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how to use twitter

How companies #fail at using Twitter

Twitter is second only to Facebook in brand marketing (85% to Facebook’s 91%, according to Social Media Examiner’s 2013 Social Media Marketing Report). It’s safe to say that Twitter is part of most organizational social media strategies. Yet, many companies do not seem to understand how to use Twitter or how to use it to connect with their customers.

FAIL stamp
FAIL stamp by Hans Gewirtz on Flickr. Read more here:

How do companies #fail at Twitter?

1. They fail to update their profile

Have you ever gone to a Twitter profile and found a link to a blog that has not been updated since 2009? Or how about a company that does not list its current website? It takes minutes to update a Twitter profile. There is no excuse. And don’t even get me started on those companies (and individuals) who are using the default Twitter egg as their profile pic…

2. They fail to seize opportunities

As on most Sundays, yesterday I watched CBS Sunday Morning (some of the best morning TV out there). There were lots of great stories, including one about a Brooklyn pickle manufacturer. It was a  nice story,  and gave the company great publicity. CBS tweeted out a link to the video and mentioned the company’s Twitter handle. I went to check it. The company never promoted its appearance on CBS and the only mention of it was the re-tweet of CBS’s video link after the fact. That is a missed opportunity.

3. They fail to use Twitter beyond self-promotion

Too many companies think that Twitter is a one-way megaphone where they can trumpet their awards and recognitions or think of it as an easy to way to push out news releases and personnel announcements. While there is room for this type of promotion, if a company’s stream is devoted solely to itself, it is not “engaging”with it’s audience.

4. They fail to understand how people expect companies to use Twitter

Related to the above, companies who use Twitter as a self-promotional news stream, don’t understand people expect to be able to interact with them. Twitter is a social media network, and the word social is there first for a reason. Social has up-ended the way that companies must communicate with their audiences. Instead of one-way communication, social media has given companies a way of having two-way communications with their customers.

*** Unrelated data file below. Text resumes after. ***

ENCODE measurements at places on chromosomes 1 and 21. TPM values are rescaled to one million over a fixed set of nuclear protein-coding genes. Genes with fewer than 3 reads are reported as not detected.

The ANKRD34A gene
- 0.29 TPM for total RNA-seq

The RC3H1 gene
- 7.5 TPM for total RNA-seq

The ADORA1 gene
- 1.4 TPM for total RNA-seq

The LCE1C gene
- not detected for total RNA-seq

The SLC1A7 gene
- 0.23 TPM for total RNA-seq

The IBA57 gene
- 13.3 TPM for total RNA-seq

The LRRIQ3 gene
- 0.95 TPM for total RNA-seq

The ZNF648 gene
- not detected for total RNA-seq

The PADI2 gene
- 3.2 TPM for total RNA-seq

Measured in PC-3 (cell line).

5. They fail to understand that Twitter is real-time

Perhaps waiting 24 hours to return a phone call or an email is standard business practice, but it won’t fly on Twitter. When somebody is asking something on Twitter (or other social media networks), they are expecting a real-time answer, much the same as if they were having an in-person conversation. Answering a Twitter @ query hours or days later is ineffective and completely inappropriate to the medium.

6. They fail to understand “social shame”

Companies who disregard/ignore/fail to check @ messages on Twitter are unaware of the concept of social shame. Like it or not, individuals turn to Twitter when they have a problem, figuring companies want to preserve their reputations and will respond or try to fix the problem. Many companies don’t seem to understand the amplification involved in social media. If I complain about a company, my followers may see it but people who use Twitter’s search function will also see it.

What other company failures on Twitter have you seen? Please add your thoughts in the comments.

UPDATE July 9, 2013

Failure can include auto-tweeting replies. Seems that Bank of America has been doing that, quite inappropriately, according to this story on Consumerist.

About Deborah Brody

Deborah Brody writes and edits anything related to marketing communications. Most blog posts are written under the influence of caffeine.

How to use Twitter and not be obnoxious

It seems that there are lots of people out there who either don’t know how to use Twitter or don’t really care.  Their behavior –from ignoring people to being excessively self-promotional– is just plain obnoxious. “In real life” if you engage in obnoxious behavior, people start avoiding you, right?

These are a few obnoxious behaviors that you should avoid:

Behavior: Not responding to @ mentions

Why this is obnoxious: Someone is trying to talk to you. In person, would you ignore someone who is speaking to you?

Behavior: Retweeting every comment that includes a mention of you

Why this is obnoxious: It is clear that you are trying to make sure your followers know that others have mentioned you. In person, what would you think of someone who is constantly saying, things like “Joe really  likes me, and told me so.”